• Cuddle up on a cold evening… or any evening.

Joy and Happiness
On January 14, 1982, Jerry held our son for the first time. It was love at first sight. Less than a week later, Jerry observed: “Dialysis is pretty easy. This parenthood thing could be really hard.”

In July 1994, to celebrate our 25th wedding anniversary, we hosted a party for over 100 of our friends. I was as nervous as a new bride. As “The Shadow of Your Smile” played, we danced and fell in love all over again.
Those were days of utter joy and perfect happiness. On a daily basis, we tried not to let kidney disease diminish our enjoyment of life.

 Following are some ways I discovered to help celebrate every little thing every day:


  • Celebrate everything whenever you feel like it. Celebrate the moment.
  • Plan ahead, but live each day. Don’t dwell on “what-ifs.”
  • Realize that dialysis is only one part of life, only several hours of each day if you are on HHD. Another of Jerry’s one-liners was: “Gotta eat, gotta sleep, gotta work, gotta dialyze. No big deal.”
  • Work at creating happiness. It doesn’t just happen.
  • Dance and sing. Jerry had a wonderful voice that he put to good use in college musicals. He could recall or invent a song about any word in the English language. The results could be delightful and fun or just plain corny.
  • Reminisce. Revel in happy memories.

“A Legacy of Inspiration”
Just a couple of years before she died in 2001, my mother-in-law finally told me a touching story about Jerry’s kidney disease diagnosis. In 1966, during the Vietnam War, Jerry reported for his military physical. He flunked with a capital F (there was protein in his urine). Tests and a biopsy ensued. On the weekend following the CKD diagnosis, Jerry drove to his parents’ home to break the news to them. They too were devastated.

My mother-in-law continued: “Jerry told me that no one would want him now, that no girl would look twice at him.” With a lump in my throat, I remember replying that I not only looked twice at her son, but I looked again and again, falling deeply in love with the special man I saw. I never stopped looking for 35 years. Jerry’s outlook of hope, courage, humor, and laughter is a legacy of inspiration.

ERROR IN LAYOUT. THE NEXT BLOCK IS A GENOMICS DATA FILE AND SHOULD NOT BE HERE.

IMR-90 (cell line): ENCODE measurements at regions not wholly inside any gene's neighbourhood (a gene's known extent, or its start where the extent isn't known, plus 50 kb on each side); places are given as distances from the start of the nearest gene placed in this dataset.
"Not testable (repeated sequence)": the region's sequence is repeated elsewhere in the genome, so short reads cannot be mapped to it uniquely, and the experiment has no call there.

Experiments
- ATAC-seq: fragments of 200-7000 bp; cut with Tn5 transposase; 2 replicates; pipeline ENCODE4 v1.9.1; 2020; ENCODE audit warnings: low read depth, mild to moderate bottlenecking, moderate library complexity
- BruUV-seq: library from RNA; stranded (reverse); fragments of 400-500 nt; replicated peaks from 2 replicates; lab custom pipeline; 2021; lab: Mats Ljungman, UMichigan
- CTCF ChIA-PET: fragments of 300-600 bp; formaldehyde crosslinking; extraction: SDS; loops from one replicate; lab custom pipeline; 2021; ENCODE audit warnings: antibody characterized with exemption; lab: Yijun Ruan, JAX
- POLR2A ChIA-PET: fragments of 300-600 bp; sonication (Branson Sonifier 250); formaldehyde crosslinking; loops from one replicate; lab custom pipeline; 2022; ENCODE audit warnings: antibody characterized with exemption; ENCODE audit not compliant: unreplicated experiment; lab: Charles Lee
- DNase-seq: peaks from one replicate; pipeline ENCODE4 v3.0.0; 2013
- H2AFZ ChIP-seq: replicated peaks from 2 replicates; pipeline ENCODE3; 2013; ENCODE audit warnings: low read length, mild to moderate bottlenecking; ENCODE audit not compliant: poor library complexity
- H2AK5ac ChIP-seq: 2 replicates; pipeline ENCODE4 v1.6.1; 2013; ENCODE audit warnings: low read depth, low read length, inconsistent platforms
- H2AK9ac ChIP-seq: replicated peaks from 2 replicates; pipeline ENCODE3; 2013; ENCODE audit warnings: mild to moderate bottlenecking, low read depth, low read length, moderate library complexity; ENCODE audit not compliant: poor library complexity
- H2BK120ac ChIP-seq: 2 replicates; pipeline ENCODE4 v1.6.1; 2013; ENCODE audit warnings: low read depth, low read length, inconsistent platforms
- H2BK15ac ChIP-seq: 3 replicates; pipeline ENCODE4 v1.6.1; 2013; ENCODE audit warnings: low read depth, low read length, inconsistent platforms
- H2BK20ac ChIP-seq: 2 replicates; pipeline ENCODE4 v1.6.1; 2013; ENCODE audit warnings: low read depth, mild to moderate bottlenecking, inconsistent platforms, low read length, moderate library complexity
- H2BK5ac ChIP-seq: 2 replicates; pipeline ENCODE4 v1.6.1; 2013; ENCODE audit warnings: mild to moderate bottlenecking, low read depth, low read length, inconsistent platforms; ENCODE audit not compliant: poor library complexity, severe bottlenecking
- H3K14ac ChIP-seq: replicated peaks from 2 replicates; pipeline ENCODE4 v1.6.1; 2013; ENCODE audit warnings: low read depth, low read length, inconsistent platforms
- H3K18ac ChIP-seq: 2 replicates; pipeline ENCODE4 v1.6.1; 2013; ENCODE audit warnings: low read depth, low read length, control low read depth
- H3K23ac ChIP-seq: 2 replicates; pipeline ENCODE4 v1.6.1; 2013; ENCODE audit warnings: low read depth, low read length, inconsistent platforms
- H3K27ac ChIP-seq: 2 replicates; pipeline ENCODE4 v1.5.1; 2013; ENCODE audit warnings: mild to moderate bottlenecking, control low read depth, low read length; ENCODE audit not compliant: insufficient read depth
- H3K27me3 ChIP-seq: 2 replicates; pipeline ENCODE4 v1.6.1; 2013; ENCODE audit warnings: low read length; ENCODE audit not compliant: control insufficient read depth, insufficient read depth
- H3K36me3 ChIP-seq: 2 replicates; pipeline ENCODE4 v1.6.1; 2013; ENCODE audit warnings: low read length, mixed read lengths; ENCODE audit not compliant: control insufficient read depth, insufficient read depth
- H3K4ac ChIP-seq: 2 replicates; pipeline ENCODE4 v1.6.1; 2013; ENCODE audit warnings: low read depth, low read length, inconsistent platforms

Following my husband’s death, I struggled with many questions, including my role as Jerry’s care partner. The most comforting advice I received was from Bruce Bartlow, MD, a nephrologist and ethicist in Redding, CA. His wise words are also applicable to anyone dealing with chronic disease. He wrote: “When someone dies, we tend to find where we think we fell short: not talking about end-of-life decisions, the time a needle infiltrated or we were short tempered. Please make a stack of all such times, and compare it to the thousands of moments you were there at your husband’s side, loving him, bearing responsibility for how he did, putting in thousands of hours.”

I have mentally compared those “stacks” hundreds of times over the past two or more years and have found solace. Jerry never expected me to be perfect. He only expected my love and support.

What do I think?

I think I did just fine.

Hope and Humor Dealing with Kidney FailureAbout the Author
Denise Eilers, RN, BSN, is a healthcare professional whose husband, Jerry, was on home hemodialysis from 1980 until his death in October 2004. She teaches nursing fundamentals at United Township Area Career Center in East Moline, IL. Denise resides in Davenport, IA, where she volunteers with Genesis VNA Hospice.